Faculty Research 1990 - 1999

Neonatal changes of osteoclasts in osteopetrosis (op/op) mice defective in production of functional macrophage colony-stimulating factor (M-CSF) protein and effects of M-CSF on osteoclast development and differentiation.

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Animals-Newborn, Anodontia: et, pa, Apoptosis: de, Biological-Markers, Bone-and-Bones: pa, Bone-Marrow: de, pa, Cell-Differentiation: de, Cell-Division: de, Cell-Fusion: de, Incisor, Macrophage-Colony-Stimulating-Factor: ge, df, Mice, Mice-Inbred-C3H, Mice-Inbred-C57BL, Mice-Mutant-Strains, Organelles: de, ul, Osteoclasts: de, ul, Osteopetrosis: dt, ge, pa, Stem-Cells: de, ul, SUPPORT-NON-U-S-GOVT, SUPPORT-U-S-GOVT-P-H-S

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J Submicrosc Cytol Pathol 1996 Jan;28(1):13-26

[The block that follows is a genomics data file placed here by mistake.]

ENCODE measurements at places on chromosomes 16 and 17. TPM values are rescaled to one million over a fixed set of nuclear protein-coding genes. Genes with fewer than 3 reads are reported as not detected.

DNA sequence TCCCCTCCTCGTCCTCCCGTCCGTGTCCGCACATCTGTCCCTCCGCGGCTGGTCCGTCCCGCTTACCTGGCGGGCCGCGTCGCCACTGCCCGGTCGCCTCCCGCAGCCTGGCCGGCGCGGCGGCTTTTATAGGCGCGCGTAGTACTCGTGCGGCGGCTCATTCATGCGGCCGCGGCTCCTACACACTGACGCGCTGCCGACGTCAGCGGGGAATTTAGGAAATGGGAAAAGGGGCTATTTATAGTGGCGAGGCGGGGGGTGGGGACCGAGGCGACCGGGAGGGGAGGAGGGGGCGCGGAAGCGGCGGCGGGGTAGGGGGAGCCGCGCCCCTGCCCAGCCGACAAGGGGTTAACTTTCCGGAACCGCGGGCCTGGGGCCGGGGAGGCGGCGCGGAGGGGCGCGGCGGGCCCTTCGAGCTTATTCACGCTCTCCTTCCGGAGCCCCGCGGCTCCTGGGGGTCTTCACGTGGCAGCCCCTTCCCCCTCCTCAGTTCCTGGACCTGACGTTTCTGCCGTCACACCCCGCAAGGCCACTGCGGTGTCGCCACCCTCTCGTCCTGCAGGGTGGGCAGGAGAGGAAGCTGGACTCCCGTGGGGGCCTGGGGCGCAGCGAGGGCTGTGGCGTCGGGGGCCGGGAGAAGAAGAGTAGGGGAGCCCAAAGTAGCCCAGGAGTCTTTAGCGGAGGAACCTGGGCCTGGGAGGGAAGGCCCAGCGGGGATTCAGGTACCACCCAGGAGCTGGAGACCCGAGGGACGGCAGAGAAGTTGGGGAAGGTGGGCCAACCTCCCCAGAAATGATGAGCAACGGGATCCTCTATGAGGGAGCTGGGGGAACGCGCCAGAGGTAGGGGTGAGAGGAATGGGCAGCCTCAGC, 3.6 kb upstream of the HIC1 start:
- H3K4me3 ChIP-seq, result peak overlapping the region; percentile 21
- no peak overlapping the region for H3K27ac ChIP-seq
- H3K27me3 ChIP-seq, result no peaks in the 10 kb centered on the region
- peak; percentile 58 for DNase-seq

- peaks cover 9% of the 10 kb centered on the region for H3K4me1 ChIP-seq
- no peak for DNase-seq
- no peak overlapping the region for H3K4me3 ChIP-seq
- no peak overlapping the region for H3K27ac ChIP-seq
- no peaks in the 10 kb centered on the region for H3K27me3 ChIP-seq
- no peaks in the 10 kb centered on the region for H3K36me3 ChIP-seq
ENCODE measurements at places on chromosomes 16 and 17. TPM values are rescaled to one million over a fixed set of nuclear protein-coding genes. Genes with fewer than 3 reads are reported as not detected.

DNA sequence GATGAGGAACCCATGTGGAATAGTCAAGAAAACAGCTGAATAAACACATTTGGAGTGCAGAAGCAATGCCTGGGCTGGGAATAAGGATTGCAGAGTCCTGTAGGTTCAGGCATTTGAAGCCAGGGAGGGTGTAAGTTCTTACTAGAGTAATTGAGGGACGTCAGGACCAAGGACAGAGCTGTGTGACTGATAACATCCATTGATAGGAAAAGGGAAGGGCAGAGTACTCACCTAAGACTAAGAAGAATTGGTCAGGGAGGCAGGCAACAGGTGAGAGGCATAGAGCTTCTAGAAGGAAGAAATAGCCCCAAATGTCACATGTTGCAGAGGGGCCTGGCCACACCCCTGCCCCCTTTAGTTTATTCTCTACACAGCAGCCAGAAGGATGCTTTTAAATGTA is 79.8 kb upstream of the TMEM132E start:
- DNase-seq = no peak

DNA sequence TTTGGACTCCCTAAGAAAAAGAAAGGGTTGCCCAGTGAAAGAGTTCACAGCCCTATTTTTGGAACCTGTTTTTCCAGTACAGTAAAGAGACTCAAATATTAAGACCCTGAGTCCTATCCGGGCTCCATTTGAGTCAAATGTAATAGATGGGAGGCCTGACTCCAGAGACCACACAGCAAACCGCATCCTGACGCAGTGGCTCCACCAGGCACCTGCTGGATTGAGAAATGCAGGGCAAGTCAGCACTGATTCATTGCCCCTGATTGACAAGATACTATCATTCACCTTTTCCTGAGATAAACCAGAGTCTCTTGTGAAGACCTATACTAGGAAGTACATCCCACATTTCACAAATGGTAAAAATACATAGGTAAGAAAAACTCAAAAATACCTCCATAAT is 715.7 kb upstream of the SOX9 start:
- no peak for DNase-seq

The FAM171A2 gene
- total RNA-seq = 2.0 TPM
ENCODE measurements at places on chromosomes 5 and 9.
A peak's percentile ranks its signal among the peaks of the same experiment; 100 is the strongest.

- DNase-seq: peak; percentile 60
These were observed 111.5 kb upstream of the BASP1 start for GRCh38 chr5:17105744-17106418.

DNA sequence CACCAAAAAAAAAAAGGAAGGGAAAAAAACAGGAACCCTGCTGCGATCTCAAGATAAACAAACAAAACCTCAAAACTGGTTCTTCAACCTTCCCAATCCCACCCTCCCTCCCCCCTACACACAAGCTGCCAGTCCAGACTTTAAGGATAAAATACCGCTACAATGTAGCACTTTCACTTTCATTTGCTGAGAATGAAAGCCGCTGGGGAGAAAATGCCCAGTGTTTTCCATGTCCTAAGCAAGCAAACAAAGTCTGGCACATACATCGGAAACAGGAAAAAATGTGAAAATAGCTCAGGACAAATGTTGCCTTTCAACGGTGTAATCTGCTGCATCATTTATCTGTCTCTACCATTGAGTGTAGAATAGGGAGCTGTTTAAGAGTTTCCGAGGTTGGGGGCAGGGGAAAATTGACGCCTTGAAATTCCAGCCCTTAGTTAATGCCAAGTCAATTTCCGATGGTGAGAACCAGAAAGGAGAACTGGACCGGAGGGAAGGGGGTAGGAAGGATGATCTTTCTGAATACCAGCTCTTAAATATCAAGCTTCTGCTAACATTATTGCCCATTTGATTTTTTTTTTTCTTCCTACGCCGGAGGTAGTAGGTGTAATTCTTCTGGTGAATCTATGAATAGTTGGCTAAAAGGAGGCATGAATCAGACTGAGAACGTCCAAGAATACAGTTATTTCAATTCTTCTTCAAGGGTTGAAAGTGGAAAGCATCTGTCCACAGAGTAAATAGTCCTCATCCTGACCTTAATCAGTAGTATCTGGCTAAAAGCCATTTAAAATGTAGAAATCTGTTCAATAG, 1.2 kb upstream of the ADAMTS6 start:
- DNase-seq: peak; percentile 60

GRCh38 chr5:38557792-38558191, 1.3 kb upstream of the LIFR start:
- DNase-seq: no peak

In mice homozygous for the osteopetrosis (op) mutation, loss of osteoclasts in the postnatal period and their development, differentiation, and maturation following daily M-CSF administration in adult life were investigated. Histochemical, immunohistochemical, and ultrastructural approaches, as well as [3H]thymidine autoradiography, clarified the role of M-CSF on osteoclast development and differentiation. In op/op mice osteoclasts appeared normal at birth. However, osteoclast numbers were reduced within a few days after birth, and osteoclasts were undetectable by 3-4 days of age. In adult op/op mice there were no multinuclear osteoclasts; however, small numbers of mononuclear cells (so-called 'preosteoclasts') were observed on the endosteal surface of bone. These preosteoclasts expressed tartrate-resistant acid phosphatase and showed ultrastructural features of immature osteoclasts. After daily M-CSF administration in op/op mice, osteoclasts developed from the fusion of preosteoclasts and osteoclasts numbers increased to the levels of normal littermates at 3 days. Autoradiographic analysis with [3H]thymidine revealed no labeling in osteoclasts and preosteoclasts. In the mutant mice, M-CSF administration induced numerical increases of monocytes, promonocytes, and earlier precursor cells in bone marrow, ER-MP12- or, ER-MP58-positive granulocyte/macrophage colony-forming cells (GM-CFCs). Among these macrophage precursors, ER-MP58-positive cells were considered preosteoclast precursors, and possessed marked proliferative potential. These data suggest that an ER-MP58-positive cell subpopulation of GM-CFCs proliferates in response to M-CSF, differentiates into preosteoclasts which fuse with each other to develop into mature osteoclasts.

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